It is critical that a firm wide approach to cyber security is agreed. This way it is not just technical issues that are considered in scope. Everything from what remote access you give to staff and how you verify their identity, through to ensuring that financial transactions are properly approved and not at risk of abuse or fraud should be considered in the context of the firm's resilience to cyber attacks.
Understand the firm's risks - how high does your flood defence need to be?
Proportionate security comes from understanding what level of risk is acceptable to the business. If the firm is more likely to be subject to sophisticated or targeted attacks (our proverbial flood plain), then only implementing the basic defences leaves you still at significant risk. If this is unacceptable to the firm then its security strategy needs to be implemented to a higher degree.
Agreeing and promoting what constitutes the basic or critical steps around cyber security is still a basic failing of the cyber security industry. It is all too common to see long list of hundreds of controls that are all considered "essential" that firms of all sizes are seemingly required to implement, with apparent disregard for how unachievable this is, especially for smaller firms.
There are some good resources however, that companies can use than come from the UK & Australian Governments, and another from CIS/SANS, a well known internet security organisation.
- Australian Government “Top 35” Controls (initially focus on the "Essential 8" subset)
- UK Government NCSC "Reducing the Impact"
- SANS and CIS “Top 20” Controls
If you outsource IT management to a third party, it's important to ensure that they are still implementing these basic security controls into your network.
Resilience & Testing - the calm before the storm
Regardless of whether your controls are managed internally or by a contracted third party, it's important to get them tested.
Penetration testing is a poorly utilised capability, especially in regulated industries where it being an annual requirement has in some cases fostered a "tick box" compliance attitude to conducting tests. This in turn has led some firm in to a race to the bottom of providing low quality, high volume testing.
Instead, look at penetration testing as a test that your current controls are implemented correctly. Discuss with your tester your current security posture and work together to design a test that gives you the answers you need, without unnecessarily paying to test controls you haven't implemented. For example, if you are not attempting to protect against sophisticated or targeted attacks and have only implemented the critical controls (eg: the ASD "Essential 8" listed above"), then paying a penetration testing company to conduct a targeted attack is a waste of money. You're paying someone thousands of pounds to test controls you know you don't have in place. If you want to use the test results to plan your strategy, then there are better, free guides for doing this, referring again to the three resources mentioned earlier.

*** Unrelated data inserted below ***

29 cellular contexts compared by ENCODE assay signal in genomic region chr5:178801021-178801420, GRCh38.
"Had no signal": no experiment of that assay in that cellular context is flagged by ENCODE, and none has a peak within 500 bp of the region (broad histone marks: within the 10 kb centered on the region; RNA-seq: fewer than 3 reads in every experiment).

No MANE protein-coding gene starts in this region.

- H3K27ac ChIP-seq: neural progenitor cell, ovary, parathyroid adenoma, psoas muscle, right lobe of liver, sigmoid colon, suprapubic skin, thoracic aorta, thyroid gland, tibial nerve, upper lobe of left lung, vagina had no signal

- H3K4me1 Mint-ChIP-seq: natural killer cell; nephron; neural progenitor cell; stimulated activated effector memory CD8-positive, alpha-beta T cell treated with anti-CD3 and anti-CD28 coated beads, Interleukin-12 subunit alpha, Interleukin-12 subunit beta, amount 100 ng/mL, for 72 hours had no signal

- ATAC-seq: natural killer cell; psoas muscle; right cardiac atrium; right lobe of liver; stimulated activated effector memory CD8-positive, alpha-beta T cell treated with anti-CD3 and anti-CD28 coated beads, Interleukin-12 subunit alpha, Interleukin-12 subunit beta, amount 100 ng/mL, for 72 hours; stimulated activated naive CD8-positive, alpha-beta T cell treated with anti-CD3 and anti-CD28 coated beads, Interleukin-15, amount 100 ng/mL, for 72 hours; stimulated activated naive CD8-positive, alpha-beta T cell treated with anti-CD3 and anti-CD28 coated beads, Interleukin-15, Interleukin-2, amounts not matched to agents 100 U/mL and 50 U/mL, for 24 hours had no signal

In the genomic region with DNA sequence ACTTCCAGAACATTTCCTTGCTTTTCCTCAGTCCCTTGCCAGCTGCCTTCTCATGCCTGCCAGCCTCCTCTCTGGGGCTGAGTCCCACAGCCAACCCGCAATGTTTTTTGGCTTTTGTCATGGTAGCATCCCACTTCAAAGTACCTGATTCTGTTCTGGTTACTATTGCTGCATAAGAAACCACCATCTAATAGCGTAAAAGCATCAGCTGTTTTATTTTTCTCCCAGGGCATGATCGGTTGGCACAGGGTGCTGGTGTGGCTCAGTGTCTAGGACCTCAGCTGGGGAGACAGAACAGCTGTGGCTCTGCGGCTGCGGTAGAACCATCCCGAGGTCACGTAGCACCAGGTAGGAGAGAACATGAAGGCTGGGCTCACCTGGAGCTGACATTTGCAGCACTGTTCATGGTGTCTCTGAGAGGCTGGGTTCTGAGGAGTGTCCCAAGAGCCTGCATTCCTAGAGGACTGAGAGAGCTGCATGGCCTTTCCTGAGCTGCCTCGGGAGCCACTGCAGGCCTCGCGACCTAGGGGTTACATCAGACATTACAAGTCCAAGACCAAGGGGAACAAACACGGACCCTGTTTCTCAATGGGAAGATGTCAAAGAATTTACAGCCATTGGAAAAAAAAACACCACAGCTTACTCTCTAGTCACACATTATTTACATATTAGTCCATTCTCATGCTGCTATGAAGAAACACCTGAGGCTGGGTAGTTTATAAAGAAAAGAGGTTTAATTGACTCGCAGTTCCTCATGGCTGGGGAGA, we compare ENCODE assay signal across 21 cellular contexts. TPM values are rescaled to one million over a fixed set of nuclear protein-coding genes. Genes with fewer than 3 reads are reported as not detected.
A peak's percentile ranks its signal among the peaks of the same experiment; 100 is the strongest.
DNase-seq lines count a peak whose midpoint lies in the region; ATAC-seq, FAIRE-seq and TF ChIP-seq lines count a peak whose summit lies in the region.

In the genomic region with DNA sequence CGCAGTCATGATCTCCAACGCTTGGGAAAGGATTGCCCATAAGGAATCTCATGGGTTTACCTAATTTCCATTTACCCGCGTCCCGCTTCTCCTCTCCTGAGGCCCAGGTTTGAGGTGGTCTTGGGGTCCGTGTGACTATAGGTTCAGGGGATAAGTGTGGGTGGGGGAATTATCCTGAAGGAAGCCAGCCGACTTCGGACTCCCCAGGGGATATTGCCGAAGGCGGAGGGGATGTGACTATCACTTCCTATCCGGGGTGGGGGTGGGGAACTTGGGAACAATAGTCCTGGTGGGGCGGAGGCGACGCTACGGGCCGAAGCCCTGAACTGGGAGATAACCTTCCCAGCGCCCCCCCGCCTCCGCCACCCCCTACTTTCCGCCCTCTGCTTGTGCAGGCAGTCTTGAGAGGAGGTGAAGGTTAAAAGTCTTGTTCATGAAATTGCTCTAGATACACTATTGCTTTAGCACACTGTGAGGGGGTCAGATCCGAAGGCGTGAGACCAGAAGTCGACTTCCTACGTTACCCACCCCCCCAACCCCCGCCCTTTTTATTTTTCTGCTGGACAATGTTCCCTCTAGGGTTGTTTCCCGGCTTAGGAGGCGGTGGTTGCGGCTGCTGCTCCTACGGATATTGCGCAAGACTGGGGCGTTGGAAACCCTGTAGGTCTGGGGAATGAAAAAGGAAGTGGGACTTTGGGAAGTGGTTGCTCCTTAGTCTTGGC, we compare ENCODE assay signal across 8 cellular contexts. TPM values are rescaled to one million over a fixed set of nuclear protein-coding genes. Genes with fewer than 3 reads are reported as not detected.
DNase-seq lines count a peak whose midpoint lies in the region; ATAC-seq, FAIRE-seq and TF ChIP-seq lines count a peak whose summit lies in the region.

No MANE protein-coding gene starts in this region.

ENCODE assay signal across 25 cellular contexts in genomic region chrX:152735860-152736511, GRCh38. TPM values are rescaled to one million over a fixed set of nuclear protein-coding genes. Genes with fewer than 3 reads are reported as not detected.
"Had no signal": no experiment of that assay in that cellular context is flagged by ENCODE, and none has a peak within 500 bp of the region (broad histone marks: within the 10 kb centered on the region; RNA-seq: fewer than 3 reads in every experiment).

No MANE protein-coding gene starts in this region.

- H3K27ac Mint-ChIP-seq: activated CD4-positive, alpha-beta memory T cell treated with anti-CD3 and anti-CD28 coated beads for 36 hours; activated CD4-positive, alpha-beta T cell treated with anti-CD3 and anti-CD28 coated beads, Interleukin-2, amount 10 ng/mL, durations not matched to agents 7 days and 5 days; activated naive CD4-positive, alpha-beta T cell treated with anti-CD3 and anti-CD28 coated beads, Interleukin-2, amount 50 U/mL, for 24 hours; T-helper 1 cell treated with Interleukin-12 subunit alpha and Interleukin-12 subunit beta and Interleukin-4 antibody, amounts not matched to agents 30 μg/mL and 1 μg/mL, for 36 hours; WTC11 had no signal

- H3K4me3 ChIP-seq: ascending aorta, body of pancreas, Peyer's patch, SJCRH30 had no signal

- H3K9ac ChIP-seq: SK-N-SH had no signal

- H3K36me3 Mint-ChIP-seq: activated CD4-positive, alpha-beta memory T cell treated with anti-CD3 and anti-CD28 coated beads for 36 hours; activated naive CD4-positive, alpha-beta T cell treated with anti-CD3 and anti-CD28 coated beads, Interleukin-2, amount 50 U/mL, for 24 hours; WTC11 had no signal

If you've only implemented basic cyber security controls and are considering paying a penetration testing company to conduct a sophisticated, targeted attack on your network, I'll save you the money. They get in.
For basic technology controls, the penetration tester can act as an independent third party check on either in-house or contracted IT resources. But there's more controls that can still be tested that aren't all based in technology.
Phishing testing has become one of the hot new 'must haves' of the last few years. However most phishing testing is simply checking employee's susceptibility to clicking links, or identify malicious attachments. Whilst there is value in doing this (when combined with suitable training and a no-blame culture of reporting) it's only testing one of many layers of controls.
Consider other scenarios where email can be used to facilitate fraud, such as theft of customer data or malicious financial transactions. Instead of just sending generic phishing emails, maybe instead conduct a test of your controls against a fraudulent payment being made against a fake invoice, or against a email pretending to be from a Director/CEO requesting an immediate transfer of funds. These sorts of tests will provide much greater assurance that you have appropriate security controls in place.
In summary, it's critically important that all firms consider their cyber security protections, but for a large number of small businesses the goal of having "enough" security is both easily achievable and affordable.
With an increasing number of businesses using the cloud and other third party hosted services, the types of threats firms must deal with are evolving and the strategies that must be taken to counter these will similarly shift over time.
This article is by Nic Miller of Aedile and first appeared on Linkedin